1 Hear my cry, O God;Psalm 91 (GNTD)
listen to my prayer!
2 In despair and far from home
I call to you!
Take me to a safe refuge,
3 for you are my protector,
my strong defense against my enemies.
4 Let me live in your sanctuary all my life;
let me find safety under your wings.
5 You have heard my promises, O God,
and you have given me what belongs to those who honor you.
6 Add many years to the king's life;
let him live on and on!
7 May he rule forever in your presence, O God;
protect him with your constant love and faithfulness.
8 So I will always sing praises to you,
as I offer you daily what I have promised.
This was the focus of this morning's sermon in church. It's thought that this was written by David while he was on the run, seeking to keep distance between himself and his son Absalom, lest Absalom kill David or David be forced to kill Absalom. (Absalom was seeking to dethrone David.) It wasn't the point of the sermon, but it occurred to me that David spent a lot of his life running.
Before it had been King Saul who wished to kill him to prevent him from succeeding him on the throne and now his own son had him on the run.
He actually lived 70 years, ruled for 40 and had 8 wives. But he also spent a lot of time on the run. It doesn't seem like it when you just quickly read the Bible, but to think of it playing out in real time, that was a lot of time spent living in caves.
So I guess the point is that sometimes it feels like it's difficult to be hopeful, or that at some point one is too old to reinvent themselves or try something new, but really, on average, people have a lot of live available to them. Too often trying to live a day at a time, or live short to short goals, you put your head down and forget andwhen you pick it up, you're left wondering where the time has gone.
The intended message, something else entirely, was also good - it was about times when God feels far away or when you're struggling. Confirming a trust in God, but at the same time, pleading for relief. Recognizing God's provision in terms of refuge and sanctuary (a place of safety) as well as a strong defense (a place from which to attack) and a reminder that He's always with us, no matter how things seem to be going.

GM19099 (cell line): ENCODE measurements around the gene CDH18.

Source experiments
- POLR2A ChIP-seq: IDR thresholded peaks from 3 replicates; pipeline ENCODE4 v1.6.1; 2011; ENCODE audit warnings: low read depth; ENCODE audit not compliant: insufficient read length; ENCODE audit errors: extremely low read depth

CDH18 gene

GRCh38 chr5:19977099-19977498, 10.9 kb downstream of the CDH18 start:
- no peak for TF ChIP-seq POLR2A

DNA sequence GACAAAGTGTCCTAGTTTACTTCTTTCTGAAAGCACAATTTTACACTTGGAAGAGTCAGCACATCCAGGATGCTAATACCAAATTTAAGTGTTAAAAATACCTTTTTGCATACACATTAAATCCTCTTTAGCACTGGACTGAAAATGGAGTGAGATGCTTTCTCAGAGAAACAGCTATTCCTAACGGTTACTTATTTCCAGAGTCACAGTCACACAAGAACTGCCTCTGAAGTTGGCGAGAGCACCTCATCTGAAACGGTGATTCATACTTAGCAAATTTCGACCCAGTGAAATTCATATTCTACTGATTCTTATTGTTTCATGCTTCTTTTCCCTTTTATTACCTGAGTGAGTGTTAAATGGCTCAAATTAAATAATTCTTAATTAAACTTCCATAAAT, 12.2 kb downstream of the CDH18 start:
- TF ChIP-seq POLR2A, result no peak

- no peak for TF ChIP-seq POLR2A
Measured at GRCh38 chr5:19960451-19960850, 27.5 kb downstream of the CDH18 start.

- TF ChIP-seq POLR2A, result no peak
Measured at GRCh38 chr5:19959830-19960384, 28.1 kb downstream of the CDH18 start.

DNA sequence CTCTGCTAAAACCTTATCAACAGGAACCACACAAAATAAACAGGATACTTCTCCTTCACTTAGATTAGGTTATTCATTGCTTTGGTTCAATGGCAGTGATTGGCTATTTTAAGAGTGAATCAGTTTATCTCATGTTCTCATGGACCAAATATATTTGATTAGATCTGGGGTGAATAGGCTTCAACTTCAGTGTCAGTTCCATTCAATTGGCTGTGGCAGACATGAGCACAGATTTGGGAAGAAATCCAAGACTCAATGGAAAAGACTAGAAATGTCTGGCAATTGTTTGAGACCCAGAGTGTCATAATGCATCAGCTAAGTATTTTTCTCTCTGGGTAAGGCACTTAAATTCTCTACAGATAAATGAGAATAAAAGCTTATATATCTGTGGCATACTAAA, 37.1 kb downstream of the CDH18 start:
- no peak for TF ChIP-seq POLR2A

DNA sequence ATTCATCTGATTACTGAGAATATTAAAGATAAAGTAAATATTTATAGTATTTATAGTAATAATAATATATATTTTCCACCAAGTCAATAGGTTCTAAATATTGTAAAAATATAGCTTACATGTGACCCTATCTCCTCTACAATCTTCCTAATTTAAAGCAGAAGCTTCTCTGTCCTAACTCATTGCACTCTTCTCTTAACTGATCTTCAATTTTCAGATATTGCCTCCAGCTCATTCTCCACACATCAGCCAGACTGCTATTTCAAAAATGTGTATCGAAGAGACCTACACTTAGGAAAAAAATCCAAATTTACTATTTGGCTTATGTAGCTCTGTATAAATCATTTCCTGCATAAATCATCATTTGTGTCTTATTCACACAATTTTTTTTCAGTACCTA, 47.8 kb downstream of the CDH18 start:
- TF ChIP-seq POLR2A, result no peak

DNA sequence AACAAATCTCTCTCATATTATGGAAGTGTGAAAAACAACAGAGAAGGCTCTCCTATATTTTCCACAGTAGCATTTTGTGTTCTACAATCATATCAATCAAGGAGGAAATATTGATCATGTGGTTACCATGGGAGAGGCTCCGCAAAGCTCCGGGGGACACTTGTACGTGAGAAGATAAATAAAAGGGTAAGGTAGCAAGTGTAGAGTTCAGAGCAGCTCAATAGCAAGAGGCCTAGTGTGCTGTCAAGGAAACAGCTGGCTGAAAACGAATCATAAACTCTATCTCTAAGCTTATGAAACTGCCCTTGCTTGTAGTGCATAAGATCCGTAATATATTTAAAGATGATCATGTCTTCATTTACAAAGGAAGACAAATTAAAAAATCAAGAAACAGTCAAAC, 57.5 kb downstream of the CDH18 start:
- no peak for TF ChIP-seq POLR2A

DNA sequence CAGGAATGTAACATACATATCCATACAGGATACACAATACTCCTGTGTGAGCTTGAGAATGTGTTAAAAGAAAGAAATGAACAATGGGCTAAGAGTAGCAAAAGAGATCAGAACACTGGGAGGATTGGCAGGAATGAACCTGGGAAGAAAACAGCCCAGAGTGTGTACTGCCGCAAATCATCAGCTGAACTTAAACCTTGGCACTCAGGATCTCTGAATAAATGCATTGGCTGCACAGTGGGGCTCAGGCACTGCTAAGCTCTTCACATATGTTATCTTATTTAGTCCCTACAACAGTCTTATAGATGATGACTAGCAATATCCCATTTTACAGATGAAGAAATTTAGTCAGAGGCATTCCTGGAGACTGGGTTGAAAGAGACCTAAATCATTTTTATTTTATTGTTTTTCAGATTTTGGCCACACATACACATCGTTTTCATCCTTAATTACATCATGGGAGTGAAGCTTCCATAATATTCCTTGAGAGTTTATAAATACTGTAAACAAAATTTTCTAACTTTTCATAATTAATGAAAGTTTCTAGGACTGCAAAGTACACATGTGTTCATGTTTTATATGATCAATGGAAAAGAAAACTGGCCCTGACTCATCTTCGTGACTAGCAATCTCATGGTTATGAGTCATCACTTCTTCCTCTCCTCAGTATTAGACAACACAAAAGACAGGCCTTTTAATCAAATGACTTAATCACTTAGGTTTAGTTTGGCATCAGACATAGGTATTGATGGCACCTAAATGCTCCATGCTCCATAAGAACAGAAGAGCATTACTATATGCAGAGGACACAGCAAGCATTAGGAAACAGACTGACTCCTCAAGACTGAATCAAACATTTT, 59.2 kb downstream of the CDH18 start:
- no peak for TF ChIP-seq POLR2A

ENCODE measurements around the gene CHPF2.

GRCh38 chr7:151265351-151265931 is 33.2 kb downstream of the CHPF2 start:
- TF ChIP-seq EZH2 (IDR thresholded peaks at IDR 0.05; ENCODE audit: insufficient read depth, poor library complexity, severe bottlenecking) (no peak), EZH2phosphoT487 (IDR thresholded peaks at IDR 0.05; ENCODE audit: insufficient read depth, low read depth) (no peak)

It was interesting because it was one of those "warning" type sermons - those reminders that we will face trials and they can strain our faith. I felt myself sitting there thinking that I've seen enough that my faith can't be shaken. We've had trials, most of them we've seen the other side. But what we face now (I was thinking mostly of the continued horrid sleep but I guess could also apply to what we're dealing with with our children, especially Ben) doesn't even seem like a trial. More of just a dull wearing. Not Jobsian by any stretch, but just a constant dull torture for unknown reasons (especially the sleep part).
So I feel like my response to trials has simply become "Ok, here we go again." or "Boy, this sucks." I don't mean I have this solid faith where I have no questions or no doubts, but as we load up to head to the ER the fear is gone. I still struggle mightily and repeatedly with the sins of things I do not want to do and yet do and that which I ought to do but do not do. But I guess what I have is a confidence that God is with me no matter what.
The pastor also talked about not appreciating things until we didn't have them (like electricity) but this is an area that I've worked on (or has been impressed upon me) over the past decade or so - being grateful before it's gone. I think it has become a habit and it's definitely a good one to have in your aresenal.
So what I've been focusing on lately is something from a previous sermon, the idea of not just serving, but serving joyfully. My response is that I could certainly serve more joyfully if I'd be allowed to get a good night's sleep. I've been a grumpy crank now for way too long and it would be nice to see if that goes away with decent sleep or if there's some other issue I need to address.
I know this has been a bit rambly. But I'll possibly chalk it up to poor sleep. But I think there are a few truths:
- There's lots of opportunity in life as long as we're looking for it, making it, seizing it.
- We are not promised a life without trials.
- God is always with us and will provide strength and comfort in the trials.
- A life of practiced thankfulness is a much more enjoyable life.